ILP Part 30 — Sudoku

This is the thirtieth part of the ILP series. For your convenience you can find other parts in the table of contents in Part 1 – Boolean algebra

Hello! Today we are going to solve Sudoku using ILP.


In Sudoku we need to fill 9 \times 9 grid with numbers. In every column, in every row, and in nine smaller subgrids we can use every number from 1 to 9 exactly once. We usually start with few fields filled and we need to find the rest. See the picture below (from wikipedia):

In this post we will use basic set operations a lot so make sure that you understand them.


Let’s start with variables for the problem. We usually use binary variables to indicate decision, however, this time we will use integer variables in range [1; 9] to represent the solutions. It is quite intuitive: after solving the problem we obtain the result by checking the value of variable for given board field. So we define the following variables:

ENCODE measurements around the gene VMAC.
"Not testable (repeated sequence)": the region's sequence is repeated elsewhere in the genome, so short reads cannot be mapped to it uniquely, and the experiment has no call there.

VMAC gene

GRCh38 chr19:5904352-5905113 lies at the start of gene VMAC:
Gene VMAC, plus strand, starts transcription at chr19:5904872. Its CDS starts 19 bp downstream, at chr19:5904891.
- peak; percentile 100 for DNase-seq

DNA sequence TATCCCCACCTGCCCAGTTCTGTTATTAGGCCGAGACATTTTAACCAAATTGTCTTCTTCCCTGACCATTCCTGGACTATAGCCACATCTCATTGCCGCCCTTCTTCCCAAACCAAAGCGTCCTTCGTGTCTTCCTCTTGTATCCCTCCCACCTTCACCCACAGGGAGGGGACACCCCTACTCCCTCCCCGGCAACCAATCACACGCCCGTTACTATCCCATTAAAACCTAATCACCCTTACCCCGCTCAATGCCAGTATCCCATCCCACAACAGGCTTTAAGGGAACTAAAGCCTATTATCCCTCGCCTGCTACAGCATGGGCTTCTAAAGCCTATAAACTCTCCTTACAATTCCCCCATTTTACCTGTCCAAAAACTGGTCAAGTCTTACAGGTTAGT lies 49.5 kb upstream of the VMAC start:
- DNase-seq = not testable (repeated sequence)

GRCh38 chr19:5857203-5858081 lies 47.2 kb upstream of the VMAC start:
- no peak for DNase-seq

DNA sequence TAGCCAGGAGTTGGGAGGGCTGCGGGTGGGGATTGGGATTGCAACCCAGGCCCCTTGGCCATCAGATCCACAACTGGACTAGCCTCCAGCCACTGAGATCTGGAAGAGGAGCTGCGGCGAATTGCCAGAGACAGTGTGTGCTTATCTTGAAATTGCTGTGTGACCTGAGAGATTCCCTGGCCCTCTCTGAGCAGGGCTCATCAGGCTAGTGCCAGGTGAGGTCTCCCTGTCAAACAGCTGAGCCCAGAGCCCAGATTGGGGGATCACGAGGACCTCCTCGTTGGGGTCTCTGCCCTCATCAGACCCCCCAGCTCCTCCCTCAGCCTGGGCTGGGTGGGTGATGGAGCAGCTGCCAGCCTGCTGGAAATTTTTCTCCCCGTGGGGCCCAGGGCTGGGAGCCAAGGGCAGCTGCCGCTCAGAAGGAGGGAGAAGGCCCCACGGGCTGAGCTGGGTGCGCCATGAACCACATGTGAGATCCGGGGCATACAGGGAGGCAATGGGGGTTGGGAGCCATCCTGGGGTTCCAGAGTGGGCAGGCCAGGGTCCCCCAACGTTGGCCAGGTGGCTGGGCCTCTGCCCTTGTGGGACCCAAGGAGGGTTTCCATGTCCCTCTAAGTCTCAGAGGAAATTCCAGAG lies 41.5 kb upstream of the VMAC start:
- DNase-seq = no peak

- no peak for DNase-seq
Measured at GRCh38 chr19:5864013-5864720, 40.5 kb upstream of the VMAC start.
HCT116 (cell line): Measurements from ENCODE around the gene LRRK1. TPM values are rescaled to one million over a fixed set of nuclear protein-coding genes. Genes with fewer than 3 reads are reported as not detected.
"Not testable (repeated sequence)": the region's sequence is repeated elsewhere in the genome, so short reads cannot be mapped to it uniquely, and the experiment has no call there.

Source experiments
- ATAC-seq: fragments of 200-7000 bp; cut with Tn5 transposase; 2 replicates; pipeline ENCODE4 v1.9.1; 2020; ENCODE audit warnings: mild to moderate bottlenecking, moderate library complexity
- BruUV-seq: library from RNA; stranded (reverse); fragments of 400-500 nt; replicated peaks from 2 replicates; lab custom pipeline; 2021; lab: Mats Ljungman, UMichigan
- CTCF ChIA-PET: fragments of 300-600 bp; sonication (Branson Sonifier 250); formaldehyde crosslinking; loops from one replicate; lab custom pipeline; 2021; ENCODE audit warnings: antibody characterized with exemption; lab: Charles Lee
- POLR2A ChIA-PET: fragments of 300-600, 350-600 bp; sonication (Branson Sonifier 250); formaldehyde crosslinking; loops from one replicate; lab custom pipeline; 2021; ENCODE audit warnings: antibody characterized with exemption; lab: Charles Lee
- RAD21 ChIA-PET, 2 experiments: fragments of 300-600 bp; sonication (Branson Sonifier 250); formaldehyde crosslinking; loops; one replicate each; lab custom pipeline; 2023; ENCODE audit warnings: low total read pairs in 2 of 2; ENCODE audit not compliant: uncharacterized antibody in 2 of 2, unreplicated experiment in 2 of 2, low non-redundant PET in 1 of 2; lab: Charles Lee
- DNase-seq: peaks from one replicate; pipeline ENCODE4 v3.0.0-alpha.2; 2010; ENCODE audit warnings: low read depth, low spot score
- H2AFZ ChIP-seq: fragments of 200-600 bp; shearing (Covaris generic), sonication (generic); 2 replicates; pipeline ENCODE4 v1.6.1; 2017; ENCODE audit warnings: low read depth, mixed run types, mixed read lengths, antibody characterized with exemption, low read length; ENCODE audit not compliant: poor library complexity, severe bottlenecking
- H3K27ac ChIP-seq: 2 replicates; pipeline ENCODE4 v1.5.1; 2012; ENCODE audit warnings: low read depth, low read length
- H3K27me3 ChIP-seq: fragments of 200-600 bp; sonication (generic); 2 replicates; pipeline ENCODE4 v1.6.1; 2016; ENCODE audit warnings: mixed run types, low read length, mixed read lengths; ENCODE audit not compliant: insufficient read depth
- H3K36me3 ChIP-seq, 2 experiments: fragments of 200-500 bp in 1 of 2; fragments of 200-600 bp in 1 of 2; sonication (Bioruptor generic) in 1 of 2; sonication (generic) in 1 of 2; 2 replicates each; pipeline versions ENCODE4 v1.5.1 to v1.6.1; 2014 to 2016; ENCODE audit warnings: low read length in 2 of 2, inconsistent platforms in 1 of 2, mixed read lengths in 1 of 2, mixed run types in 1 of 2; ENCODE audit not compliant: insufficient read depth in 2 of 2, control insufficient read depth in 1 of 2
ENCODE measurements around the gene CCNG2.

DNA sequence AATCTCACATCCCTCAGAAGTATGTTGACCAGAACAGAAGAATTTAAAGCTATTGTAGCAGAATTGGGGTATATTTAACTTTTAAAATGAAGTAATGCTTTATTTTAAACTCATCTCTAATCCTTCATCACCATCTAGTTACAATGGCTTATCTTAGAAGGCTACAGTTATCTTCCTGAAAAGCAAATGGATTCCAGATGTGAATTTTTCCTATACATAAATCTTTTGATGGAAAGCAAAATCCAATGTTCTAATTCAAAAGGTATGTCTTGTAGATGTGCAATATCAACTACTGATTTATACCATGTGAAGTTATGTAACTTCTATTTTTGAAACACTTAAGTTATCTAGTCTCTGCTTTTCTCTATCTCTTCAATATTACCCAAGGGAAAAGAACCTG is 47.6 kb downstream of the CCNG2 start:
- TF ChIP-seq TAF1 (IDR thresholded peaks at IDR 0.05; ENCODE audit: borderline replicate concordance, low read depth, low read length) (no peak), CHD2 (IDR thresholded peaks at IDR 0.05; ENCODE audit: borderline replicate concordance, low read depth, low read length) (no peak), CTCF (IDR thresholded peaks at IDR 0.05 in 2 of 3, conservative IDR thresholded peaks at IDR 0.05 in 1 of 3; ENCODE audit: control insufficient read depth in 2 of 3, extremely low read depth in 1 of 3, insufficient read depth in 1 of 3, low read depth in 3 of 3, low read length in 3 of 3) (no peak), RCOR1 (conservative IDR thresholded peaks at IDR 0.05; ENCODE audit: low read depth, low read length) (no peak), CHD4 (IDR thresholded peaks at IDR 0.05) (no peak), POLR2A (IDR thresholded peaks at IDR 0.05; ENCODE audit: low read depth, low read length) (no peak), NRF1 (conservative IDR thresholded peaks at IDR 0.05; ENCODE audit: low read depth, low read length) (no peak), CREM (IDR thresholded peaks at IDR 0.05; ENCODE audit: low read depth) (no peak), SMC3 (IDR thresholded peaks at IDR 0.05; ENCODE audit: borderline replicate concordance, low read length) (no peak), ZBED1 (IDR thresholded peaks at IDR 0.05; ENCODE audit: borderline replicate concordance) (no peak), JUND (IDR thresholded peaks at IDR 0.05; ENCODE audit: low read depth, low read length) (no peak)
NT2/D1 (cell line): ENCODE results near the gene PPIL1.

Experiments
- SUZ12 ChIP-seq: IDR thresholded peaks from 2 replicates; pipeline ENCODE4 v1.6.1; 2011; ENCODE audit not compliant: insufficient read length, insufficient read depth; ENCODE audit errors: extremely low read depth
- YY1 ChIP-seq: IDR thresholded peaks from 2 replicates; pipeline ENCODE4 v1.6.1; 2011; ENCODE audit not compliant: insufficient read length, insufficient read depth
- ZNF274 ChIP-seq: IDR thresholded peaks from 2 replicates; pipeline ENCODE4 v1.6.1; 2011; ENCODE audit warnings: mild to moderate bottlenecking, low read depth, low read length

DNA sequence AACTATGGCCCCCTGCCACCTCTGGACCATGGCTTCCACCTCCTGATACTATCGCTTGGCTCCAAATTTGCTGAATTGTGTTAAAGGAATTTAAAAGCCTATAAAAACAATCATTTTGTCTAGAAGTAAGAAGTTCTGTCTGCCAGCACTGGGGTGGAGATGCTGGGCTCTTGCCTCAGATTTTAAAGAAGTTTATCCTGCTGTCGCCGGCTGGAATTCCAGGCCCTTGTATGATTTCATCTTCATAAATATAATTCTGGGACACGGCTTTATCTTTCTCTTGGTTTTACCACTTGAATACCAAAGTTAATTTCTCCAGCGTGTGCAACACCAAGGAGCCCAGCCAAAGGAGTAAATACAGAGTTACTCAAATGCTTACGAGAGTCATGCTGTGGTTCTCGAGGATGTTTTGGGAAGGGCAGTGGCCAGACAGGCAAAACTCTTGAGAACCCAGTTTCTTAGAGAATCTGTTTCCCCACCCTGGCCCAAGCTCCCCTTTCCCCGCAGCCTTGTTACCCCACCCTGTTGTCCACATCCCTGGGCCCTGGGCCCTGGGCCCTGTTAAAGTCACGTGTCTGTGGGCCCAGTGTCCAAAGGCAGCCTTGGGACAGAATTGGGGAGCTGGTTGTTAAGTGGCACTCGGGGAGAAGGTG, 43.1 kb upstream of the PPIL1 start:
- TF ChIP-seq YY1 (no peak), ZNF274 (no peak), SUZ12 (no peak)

\begin{gather*} \displaystyle\mathop{\forall}_{1 \le i \le 9}\displaystyle\mathop{\forall}_{1 \le j \le 9} v_{i,j} \end{gather*}

We also make sure that they are in the correct range:

    \begin{gather*} \displaystyle\mathop{\forall}_{1 \le i \le 9}\displaystyle\mathop{\forall}_{1 \le j \le 9} 1 \le v_{i,j} \le 9 \end{gather*}

Let’s now define constraints.


This part is very easy. We already know how to define “all different” constraint, so all we need to do is to add constraints for every row, every column, and every subgrid:

    \begin{gather*} \displaystyle\mathop{\forall}_{1 \le i \le 9} \text{ AllDifferent}\left( v_{i, 1}, v_{i, 2}, \ldots, v_{i, 9} \right) \\ \displaystyle\mathop{\forall}_{1 \le j \le 9} \text{ AllDifferent}\left( v_{1, j}, v_{2, j}, \ldots, v_{9, j} \right) \\ \displaystyle\mathop{\forall}_{0 \le x \le 2} \displaystyle\mathop{\forall}_{0 \le y \le 2} \text{ AllDifferent}\left( v_{3x+1, 3y+1}, \ldots,  v_{3x+3, 3y+3} \right) \end{gather*}




As we can see, our toolkit for building ILP formulas is quite powerfull and we are able to solve Sudoku almost instantly just by translating rules of the game (nine different numbers in each column, nine different numbers in each row, nine different numbers in each subgrid) to mathematical operators.